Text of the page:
Please use this identifier to cite or link to this item: http://hdl.handle.net/2381/32757
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dc.contributor.authorSeaton, Sarah E.-
dc.contributor.authorField, David J.-
dc.contributor.authorDraper, Elizabeth S.-
dc.contributor.authorManktelow, Bradley N.-
dc.contributor.authorSmith, G. C.-
dc.contributor.authorSpringett, A.-
dc.contributor.authorSmith, Lucy K.-
dc.date.accessioned2015-07-20T15:39:17Z-
dc.date.available2015-07-20T15:39:17Z-
dc.date.issued2012-06-25-
dc.identifier.citationBMJ Open, 2012, 2 (3) e001100en
dc.identifier.issn2044-6055-
dc.identifier.urihttp://bmjopen.bmj.com/content/2/3/e001100en
dc.identifier.urihttp://hdl.handle.net/2381/32757-
dc.descriptionPMCID: PMC3383980en
dc.description.abstractObjective To assess time trends in socioeconomic inequalities in overall and cause-specific stillbirth rates in England. Design Population-based retrospective study. Setting England. Participants Stillbirths occurring among singleton infants born between 1 January 2000 and 31 December 2007. Main outcome measure Cause-specific stillbirth rate per 10 000 births by deprivation tenth and year of birth. Deprivation measured using the UK index of multiple deprivation at Super Output Area level. Methods Poisson regression models were used to estimate the relative deprivation gap (comparing the most and least deprived tenths) in rates of stillbirths (overall and cause-specific). Excess mortality was calculated by applying the rates seen in the least deprived tenth to the entire population at risk. Discussions with our local NHS multicentre ethics committee deemed that this analysis of national non-identifiable data did not require separate ethics approval. Results There were 44 stillbirths per 10 000 births, with no evidence of a change in rates over time. Rates were twice as high in the most deprived tenth compared with the least (rate ratio (RR) 2.1, 95% CI 2.0 to 2.2) with no evidence of a change over time. There was a significant deprivation gap for all specific causes except mechanical events (RR 1.2, 95% CI 0.9 to 1.5). The widest gap was seen for stillbirths due to antepartum haemorrhages (RR 3.1, 95% CI 2.8 to 3.5). No evidence of a change in the rate of stillbirth or deprivation gap over time was seen for any specific cause. Conclusion A wide deprivation gap exists in stillbirth rates for most causes and is not diminishing. Unexplained antepartum stillbirths accounted for 50% of the deprivation gap, and a better understanding of these stillbirths is necessary to reduce socioeconomic inequalities.en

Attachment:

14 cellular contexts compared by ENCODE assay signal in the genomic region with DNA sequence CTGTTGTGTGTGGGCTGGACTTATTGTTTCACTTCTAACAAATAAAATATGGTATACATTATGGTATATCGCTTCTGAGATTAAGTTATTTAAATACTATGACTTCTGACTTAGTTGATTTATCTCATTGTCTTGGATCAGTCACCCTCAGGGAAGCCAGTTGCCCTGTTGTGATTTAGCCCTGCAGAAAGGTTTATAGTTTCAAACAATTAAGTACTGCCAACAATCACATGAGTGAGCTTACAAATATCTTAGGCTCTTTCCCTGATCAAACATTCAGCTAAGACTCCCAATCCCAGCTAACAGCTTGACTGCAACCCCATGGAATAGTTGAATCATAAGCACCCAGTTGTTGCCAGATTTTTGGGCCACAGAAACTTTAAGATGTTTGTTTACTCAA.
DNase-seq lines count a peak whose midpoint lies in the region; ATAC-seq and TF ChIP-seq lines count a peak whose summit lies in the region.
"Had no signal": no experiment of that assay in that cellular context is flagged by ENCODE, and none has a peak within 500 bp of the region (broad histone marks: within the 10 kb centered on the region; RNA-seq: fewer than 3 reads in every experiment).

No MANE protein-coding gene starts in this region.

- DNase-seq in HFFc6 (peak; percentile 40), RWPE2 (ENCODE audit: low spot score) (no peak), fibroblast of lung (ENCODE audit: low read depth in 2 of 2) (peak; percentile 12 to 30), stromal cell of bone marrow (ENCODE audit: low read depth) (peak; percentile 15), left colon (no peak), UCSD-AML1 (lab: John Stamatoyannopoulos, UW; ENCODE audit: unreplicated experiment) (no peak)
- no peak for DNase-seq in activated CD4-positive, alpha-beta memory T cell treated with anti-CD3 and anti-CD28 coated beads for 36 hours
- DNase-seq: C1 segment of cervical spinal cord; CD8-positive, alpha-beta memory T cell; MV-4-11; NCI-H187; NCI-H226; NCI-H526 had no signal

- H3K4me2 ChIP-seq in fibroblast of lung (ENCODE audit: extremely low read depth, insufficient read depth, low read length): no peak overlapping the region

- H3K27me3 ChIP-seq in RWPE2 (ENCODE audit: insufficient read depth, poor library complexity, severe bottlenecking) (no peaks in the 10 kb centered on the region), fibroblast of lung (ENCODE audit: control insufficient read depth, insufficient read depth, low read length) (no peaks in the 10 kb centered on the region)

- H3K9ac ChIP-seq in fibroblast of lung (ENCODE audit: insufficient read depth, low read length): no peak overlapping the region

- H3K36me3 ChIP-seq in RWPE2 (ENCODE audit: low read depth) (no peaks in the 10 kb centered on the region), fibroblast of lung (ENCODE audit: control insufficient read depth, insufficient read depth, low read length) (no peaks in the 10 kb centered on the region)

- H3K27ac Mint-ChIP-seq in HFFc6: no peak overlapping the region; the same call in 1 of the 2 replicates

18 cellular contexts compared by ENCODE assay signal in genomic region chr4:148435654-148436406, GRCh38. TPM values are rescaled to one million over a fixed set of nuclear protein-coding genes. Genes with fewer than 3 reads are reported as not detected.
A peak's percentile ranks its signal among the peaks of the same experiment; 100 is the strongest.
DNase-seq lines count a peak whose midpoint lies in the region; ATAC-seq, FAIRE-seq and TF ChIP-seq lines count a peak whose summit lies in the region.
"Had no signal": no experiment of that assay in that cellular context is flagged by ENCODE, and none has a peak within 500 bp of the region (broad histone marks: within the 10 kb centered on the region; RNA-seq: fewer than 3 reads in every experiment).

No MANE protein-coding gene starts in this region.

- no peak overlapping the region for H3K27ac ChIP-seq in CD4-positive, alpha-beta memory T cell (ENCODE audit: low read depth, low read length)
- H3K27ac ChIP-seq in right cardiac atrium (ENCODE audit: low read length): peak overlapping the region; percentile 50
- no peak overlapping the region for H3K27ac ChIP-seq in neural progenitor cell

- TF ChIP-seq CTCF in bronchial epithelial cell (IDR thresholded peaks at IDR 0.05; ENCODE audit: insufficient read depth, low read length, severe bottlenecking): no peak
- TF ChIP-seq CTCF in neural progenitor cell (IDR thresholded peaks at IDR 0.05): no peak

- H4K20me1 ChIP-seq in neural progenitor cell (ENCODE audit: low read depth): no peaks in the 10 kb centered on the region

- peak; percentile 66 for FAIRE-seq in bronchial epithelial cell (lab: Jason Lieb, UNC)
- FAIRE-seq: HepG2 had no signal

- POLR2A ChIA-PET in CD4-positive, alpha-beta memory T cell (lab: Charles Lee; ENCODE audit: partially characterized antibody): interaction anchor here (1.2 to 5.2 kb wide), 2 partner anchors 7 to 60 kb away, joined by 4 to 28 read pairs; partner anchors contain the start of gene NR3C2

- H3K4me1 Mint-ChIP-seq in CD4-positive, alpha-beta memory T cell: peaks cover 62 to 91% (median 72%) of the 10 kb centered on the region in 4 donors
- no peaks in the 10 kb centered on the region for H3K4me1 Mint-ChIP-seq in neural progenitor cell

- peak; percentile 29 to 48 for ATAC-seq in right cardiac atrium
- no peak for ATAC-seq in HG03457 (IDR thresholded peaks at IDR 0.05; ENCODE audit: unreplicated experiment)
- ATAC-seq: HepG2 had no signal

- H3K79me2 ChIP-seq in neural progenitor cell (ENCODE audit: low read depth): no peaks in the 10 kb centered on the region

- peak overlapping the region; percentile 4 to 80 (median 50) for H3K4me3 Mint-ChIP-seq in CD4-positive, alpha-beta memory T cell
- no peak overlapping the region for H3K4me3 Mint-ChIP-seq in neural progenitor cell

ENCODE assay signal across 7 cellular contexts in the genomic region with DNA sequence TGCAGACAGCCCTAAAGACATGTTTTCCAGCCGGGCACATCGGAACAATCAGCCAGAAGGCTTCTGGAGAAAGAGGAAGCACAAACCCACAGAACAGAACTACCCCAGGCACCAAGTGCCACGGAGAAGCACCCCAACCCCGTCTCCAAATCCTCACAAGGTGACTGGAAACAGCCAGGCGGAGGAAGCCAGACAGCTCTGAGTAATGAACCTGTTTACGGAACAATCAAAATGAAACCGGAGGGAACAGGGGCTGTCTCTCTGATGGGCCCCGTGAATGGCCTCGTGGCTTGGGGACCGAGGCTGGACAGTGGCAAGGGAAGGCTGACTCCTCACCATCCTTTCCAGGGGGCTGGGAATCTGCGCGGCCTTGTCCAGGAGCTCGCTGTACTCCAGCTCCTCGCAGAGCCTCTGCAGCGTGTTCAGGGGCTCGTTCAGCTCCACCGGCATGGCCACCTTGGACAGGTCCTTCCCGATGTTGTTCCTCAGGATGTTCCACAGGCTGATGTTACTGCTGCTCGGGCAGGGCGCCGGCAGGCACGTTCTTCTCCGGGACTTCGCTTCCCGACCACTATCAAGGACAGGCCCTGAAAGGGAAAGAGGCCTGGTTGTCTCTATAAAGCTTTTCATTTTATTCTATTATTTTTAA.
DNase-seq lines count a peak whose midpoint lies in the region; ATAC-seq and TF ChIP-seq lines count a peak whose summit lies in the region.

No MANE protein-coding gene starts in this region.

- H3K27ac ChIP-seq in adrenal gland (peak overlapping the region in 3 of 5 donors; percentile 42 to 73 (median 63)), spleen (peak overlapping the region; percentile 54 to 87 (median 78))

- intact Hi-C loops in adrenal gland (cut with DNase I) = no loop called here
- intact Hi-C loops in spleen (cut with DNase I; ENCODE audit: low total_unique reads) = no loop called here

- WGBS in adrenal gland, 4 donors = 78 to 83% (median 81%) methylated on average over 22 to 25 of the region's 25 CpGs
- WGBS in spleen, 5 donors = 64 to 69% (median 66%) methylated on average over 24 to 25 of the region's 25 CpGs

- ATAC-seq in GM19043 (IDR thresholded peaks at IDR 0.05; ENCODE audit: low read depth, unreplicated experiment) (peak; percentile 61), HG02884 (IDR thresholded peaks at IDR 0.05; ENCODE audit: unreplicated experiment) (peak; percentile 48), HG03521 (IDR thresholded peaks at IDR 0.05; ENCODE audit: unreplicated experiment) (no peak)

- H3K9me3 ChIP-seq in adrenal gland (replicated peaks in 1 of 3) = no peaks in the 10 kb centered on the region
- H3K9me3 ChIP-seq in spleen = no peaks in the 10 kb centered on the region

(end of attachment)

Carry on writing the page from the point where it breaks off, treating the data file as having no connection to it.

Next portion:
dc.description.sponsorshipUK Department of Health’s National Institute of Health Research (RP-PG-0407-10029).en
dc.language.isoenen
dc.publisherBMJ Publishing Groupen
dc.relation.urihttp://www.ncbi.nlm.nih.gov/pubmed/22735165-
dc.rightsThis is an open-access article distributed under the terms of the Creative Commons Attribution Non-commercial License, which permits use, distribution, and reproduction in any medium, provided the original work is properly cited, the use is non commercial and is otherwise in compliance with the license. See: http://creativecommons.org/licenses/by-nc/2.0/ and http://creativecommons.org/licenses/by-nc/2.0/legalcode.en
dc.titleSocioeconomic inequalities in the rate of stillbirths by cause: a population-based study.en
dc.typeConference Paperen
dc.identifier.doi10.1136/bmjopen-2012-001100-
dc.identifier.eissn2044-6055-
dc.description.statusPeer-revieweden
dc.description.versionPublisher Versionen
dc.description.presentedEnglanden
pubs.organisational-group/Organisationen
pubs.organisational-group/Organisation/COLLEGE OF MEDICINE, BIOLOGICAL SCIENCES AND PSYCHOLOGYen
pubs.organisational-group/Organisation/COLLEGE OF MEDICINE, BIOLOGICAL SCIENCES AND PSYCHOLOGY/School of Medicineen
pubs.organisational-group/Organisation/COLLEGE OF MEDICINE, BIOLOGICAL SCIENCES AND PSYCHOLOGY/School of Medicine/Department of Health Sciencesen
pubs.organisational-group/Organisation/COLLEGE OF MEDICINE, BIOLOGICAL SCIENCES AND PSYCHOLOGY/Themesen
pubs.organisational-group/Organisation/COLLEGE OF MEDICINE, BIOLOGICAL SCIENCES AND PSYCHOLOGY/Themes/Populationen
dc.dateaccepted2012-04-30-
Appears in Collections:Conference Papers & Presentations, Dept. of Health Sciences

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